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"NEL" 2004 Obituary


NELSON o@ca.on.manitoulin.howland.little_current.manitoulin_expositor 2004-12-15 published
Hilda Anne HARPER
In loving memory of Hilda Anne HARPER, July 24, 1904 - December 7, 2004.
Hilda HARPER, a resident of the Manitoulin Lodge, died at the Lodge on Tuesday, December 7, 2004 at the age of 100 years.
She was born at Evansville, daughter of the late Angus and Isabella (BAILEY) BELL.
Hilda had lived in Gore Bay since 1991, having moved from Evansville where she had lived most of her life. She had worked on the farm with her husband Thomas, and had also worked as a cook at Northernaire Lodge. Hilda had many hobbies and interests, which included quilting, crocheting, loved her flowers and going to church. Her fondest times were spent with her family. A loving and loved mother, grandmother, great grandmother and friend, she will be sadly missed by all.
Hilda was predeceased by her husband Thomas James HARPER in 1977. Dearly loved mother of Geraldine ROBINSON of Espanola, Jim and Barbara HARPER and Les and Lois HARPER all of Evansville. Predeceased by son Kenneth. Proud and loving grandmother of 17 grandchildren, 28 great grandchildren and 8 great great grandchildren. Also survived by several nieces and nephews. Predeceased by brothers and sisters Flora CAMPBELL, Katie HALL, Gurtie BAILEY, Bud (John,) Lucy MORRISON, Jim BELL, Dora NELSON, Peter BELL and Sandy BELL.
Friends called at the Culgin Funeral Home after 7 pm on Friday. The funeral service was conducted in the Wm. G. Turner Chapel on Saturday, December 11, 2004 at 11 am with Mr. Erwin THOMPSON/THOMSON/TOMPSON/TOMSON officiating. Spring interment in Gordon Cemetery. Culgin Funeral Home.

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NELSON 2004-12-31 published
Man freezes to death
The family of Millar CAMPBELL wants answers to why he was left in the cold.
By Marissa NELSON, Free Press Reporter
An 87-year-old London man, who overcame a brain injury to live a productive life, froze to death outside a closed seniors' centre on Boxing Day night after he was dropped off there by a cab driver. And while police say a criminal act was not committed in the death of Millar CAMPBELL and a cab company insists its driver did nothing wrong, grieving family members are left wondering how an elderly person could be left in the cold at night, outside an empty building on Hamilton Road in the dead of winter.
Temperatures that night dipped to -21°C, with windchill values as low as -28°C.
London police Det.-Insp. Buzz BEZAIRE called CAMPBELL's death "an unfortunate comedy of errors."
CAMPBELL was to return home from Christmas celebrations at his granddaughter's home on December 26 about 7 p.m., but instead got out of an Aboutown cab at the Hamilton Road Seniors' Centre just a few blocks from his retirement home, Maple Village.
Police found his body outside the community centre's back door the next day.
CAMPBELL had spent the last day of his life with his granddaughter, Danielle BARRINGTON of London.
As she left a funeral home yesterday after visitation, she said she didn't understand how the tragedy could occur.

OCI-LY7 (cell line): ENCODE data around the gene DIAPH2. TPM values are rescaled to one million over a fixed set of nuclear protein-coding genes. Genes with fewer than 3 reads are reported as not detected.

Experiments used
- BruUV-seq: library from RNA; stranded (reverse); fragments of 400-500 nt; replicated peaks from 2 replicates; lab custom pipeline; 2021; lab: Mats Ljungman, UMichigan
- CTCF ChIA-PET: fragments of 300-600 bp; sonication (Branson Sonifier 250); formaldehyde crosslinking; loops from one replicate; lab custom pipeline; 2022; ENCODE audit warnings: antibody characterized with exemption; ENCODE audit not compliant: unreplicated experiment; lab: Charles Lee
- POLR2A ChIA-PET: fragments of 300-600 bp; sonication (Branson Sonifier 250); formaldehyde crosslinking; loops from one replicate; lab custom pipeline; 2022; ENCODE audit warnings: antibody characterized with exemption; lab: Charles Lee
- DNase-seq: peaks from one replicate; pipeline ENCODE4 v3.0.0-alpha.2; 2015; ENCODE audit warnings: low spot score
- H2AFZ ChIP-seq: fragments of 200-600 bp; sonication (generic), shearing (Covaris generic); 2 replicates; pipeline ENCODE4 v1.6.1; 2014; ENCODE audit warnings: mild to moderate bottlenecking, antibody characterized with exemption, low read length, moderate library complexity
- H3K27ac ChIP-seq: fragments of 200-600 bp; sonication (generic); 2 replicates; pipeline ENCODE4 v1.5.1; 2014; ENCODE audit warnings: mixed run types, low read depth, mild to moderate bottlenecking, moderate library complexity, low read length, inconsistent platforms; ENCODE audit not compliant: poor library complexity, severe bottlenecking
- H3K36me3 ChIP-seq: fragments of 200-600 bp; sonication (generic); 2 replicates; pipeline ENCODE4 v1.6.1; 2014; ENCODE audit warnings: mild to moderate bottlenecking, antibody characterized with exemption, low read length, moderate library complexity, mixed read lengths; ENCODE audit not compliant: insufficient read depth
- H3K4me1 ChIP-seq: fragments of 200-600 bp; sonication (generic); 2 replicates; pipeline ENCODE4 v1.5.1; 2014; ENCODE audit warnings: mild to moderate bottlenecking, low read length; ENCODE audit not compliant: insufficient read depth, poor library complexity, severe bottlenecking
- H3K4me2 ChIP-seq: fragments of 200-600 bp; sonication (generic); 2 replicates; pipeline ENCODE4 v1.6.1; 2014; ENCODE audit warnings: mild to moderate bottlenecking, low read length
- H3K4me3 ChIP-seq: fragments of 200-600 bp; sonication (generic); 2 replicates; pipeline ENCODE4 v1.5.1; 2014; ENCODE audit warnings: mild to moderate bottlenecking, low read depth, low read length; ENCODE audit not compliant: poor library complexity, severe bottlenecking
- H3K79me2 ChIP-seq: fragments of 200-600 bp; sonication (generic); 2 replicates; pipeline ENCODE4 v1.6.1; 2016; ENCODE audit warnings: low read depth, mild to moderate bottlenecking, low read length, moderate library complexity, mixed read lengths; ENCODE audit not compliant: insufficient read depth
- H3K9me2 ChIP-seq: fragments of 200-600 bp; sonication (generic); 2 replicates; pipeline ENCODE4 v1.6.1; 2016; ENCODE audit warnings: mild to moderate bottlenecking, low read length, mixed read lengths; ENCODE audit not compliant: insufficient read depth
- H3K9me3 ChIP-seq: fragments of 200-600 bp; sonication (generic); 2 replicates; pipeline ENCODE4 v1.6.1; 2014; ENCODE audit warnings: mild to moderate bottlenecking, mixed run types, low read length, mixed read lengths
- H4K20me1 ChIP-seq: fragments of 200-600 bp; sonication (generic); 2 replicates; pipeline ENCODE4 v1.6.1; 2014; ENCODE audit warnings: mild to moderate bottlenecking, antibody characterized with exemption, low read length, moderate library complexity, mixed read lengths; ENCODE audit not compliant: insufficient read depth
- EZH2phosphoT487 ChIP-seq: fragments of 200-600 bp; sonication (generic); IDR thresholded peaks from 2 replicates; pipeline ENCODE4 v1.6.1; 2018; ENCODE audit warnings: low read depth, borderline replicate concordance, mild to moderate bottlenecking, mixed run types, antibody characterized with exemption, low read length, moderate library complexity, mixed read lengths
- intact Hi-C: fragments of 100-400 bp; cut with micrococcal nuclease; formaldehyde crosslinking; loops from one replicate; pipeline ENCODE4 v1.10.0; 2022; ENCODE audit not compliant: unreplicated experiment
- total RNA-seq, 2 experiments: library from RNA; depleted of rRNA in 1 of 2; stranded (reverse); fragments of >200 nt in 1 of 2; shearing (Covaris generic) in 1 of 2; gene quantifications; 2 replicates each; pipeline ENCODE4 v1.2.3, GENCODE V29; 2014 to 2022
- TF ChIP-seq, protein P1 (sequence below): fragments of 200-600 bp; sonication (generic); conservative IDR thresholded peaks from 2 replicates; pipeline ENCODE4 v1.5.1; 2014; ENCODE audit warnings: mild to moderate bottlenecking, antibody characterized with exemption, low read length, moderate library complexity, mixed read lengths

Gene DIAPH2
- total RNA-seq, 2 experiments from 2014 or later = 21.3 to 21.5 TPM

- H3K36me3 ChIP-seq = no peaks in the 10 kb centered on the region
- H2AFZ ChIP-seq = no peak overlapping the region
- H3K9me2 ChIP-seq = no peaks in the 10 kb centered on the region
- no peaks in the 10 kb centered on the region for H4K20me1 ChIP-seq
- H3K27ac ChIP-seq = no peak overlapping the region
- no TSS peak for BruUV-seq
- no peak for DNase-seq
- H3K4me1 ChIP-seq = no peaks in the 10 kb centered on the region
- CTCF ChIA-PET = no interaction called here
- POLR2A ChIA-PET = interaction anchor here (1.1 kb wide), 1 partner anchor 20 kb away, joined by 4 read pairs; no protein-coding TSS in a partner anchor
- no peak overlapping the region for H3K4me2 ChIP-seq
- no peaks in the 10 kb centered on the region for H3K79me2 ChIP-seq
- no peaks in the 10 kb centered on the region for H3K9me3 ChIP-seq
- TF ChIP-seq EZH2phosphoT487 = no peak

"I just held his hand now and it was cold. I just said, 'I'm so sorry. You're as cold now as you probably were outside that night,' BARRINGTON said.
BEZAIRE said this is how the tragedy unfolded:
- CAMPBELL was picked up by a cab at BARRINGTON's Dundas Street home about 7 p.m. and asked to be taken to a Hamilton Road address.
- When the cab arrived at that address, CAMPBELL told the cabbie it wasn't the right place. He asked the driver to head farther east on Hamilton Road.
- When the taxi got to the seniors' centre, CAMPBELL told the driver it was the right place.
- The driver asked CAMPBELL if he was sure -- because the centre was dark -- but CAMPBELL reassured the driver and got out.
- The next day, staff at Maple Village retirement home -- where residents are free to come and go as they please -- called police to report CAMPBELL missing. Police later found his body.
BEZAIRE said although he's awaiting the autopsy report, it's believed CAMPBELL died of exposure and no foul play is suspected.
"It is sad," BEZAIRE said. "Nothing criminal happened. He wasn't kicked out of somewhere or turned away by the cab."
Jim DONNELLY, president of Aboutown, said he's satisfied the driver did what he should have.
"This is a terrible tragedy, particularly around Christmas... Our sympathies go to the family.
"With the elderly, there should be more information," DONNELLY said, noting some family members even ride with their relatives or give specific instructions to drivers.
But BARRINGTON said the taxi driver was told where to take CAMPBELL and that she put $10 in her grandfather's pocket for the ride.
"What the hell was (the taxi driver) doing?" she asked, tears streaming down her face. "Why would you let him go? I don't understand why any of this happened."
CAMPBELL's nephew, Robert SMITH, from Collingwood, questioned why anyone would leave an elderly man at a closed centre in frigid weather.
"Seniors fall between the cracks too often," he said. "It can just take a series of carelessness and it costs someone his life... There are a number of people who need to answer some questions."
CAMPBELL suffered a serious head injury when he was a young man, SMITH said. A truck tire exploded and part of the metal rim went into his head. But CAMPBELL worked hard to recover and went on to work for the postal service.
CAMPBELL's wife died several years ago. He also was predeceased by his wife's son, whom he helped raise.
BARRINGTON said the last day she spent with her grandfather was a joyous one.
"He was very funny and very caring. He loved me large," she said. "He wouldn't let go of my hand."

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